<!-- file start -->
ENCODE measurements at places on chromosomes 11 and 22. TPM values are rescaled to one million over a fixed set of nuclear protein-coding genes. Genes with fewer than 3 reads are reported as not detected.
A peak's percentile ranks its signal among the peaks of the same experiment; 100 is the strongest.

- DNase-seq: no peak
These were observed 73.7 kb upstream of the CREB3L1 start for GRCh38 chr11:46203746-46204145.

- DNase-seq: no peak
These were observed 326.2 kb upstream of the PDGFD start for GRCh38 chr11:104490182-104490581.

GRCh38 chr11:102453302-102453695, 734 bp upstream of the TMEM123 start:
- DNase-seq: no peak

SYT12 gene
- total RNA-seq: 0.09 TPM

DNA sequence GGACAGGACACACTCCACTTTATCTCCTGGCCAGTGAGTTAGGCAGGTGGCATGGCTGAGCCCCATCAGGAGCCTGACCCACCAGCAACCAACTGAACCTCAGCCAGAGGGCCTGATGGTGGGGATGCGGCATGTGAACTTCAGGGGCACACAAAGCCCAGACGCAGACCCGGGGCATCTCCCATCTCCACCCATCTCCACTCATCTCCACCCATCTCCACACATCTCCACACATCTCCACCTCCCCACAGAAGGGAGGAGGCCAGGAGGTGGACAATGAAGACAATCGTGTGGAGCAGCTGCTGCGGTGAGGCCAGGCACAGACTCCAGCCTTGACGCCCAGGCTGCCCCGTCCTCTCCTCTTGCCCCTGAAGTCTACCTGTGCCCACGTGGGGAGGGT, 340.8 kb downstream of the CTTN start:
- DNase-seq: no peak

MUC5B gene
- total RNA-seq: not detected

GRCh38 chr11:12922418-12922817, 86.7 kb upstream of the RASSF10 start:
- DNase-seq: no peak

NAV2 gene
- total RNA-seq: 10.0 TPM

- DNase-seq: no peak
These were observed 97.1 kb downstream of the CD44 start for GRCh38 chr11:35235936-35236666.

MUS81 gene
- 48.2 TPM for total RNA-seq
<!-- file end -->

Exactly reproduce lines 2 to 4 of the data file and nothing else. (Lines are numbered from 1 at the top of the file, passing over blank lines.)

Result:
A peak's percentile ranks its signal among the peaks of the same experiment; 100 is the strongest.

- DNase-seq: no peak
These were observed 73.7 kb upstream of the CREB3L1 start for GRCh38 chr11:46203746-46204145.